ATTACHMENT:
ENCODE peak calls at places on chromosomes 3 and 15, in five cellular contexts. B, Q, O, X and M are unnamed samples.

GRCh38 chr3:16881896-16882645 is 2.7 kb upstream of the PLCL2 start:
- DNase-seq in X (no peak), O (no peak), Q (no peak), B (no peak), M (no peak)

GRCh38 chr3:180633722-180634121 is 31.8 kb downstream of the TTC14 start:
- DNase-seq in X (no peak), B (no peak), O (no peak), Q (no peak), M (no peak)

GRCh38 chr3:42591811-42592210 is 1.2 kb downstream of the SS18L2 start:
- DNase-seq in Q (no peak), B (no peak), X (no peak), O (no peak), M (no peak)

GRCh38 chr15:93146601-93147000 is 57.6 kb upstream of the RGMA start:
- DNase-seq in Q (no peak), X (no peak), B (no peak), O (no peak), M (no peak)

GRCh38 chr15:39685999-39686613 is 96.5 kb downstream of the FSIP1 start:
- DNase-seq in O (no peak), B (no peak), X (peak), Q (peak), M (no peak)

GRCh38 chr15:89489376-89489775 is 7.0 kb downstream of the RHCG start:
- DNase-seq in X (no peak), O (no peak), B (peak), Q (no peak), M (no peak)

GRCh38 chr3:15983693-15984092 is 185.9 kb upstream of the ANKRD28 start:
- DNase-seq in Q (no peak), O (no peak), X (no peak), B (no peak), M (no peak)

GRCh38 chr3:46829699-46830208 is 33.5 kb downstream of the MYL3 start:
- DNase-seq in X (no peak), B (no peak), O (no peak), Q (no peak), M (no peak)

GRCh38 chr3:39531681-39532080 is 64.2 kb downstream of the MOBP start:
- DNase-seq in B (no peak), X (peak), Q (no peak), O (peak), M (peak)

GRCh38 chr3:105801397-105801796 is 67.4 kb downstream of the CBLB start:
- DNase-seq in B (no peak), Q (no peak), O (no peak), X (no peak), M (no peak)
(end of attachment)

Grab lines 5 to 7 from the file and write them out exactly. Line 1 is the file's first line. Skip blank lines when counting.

- DNase-seq in X (no peak), B (no peak), O (no peak), Q (no peak), M (no peak)

GRCh38 chr3:42591811-42592210 is 1.2 kb downstream of the SS18L2 start:
- DNase-seq in Q (no peak), B (no peak), X (no peak), O (no peak), M (no peak)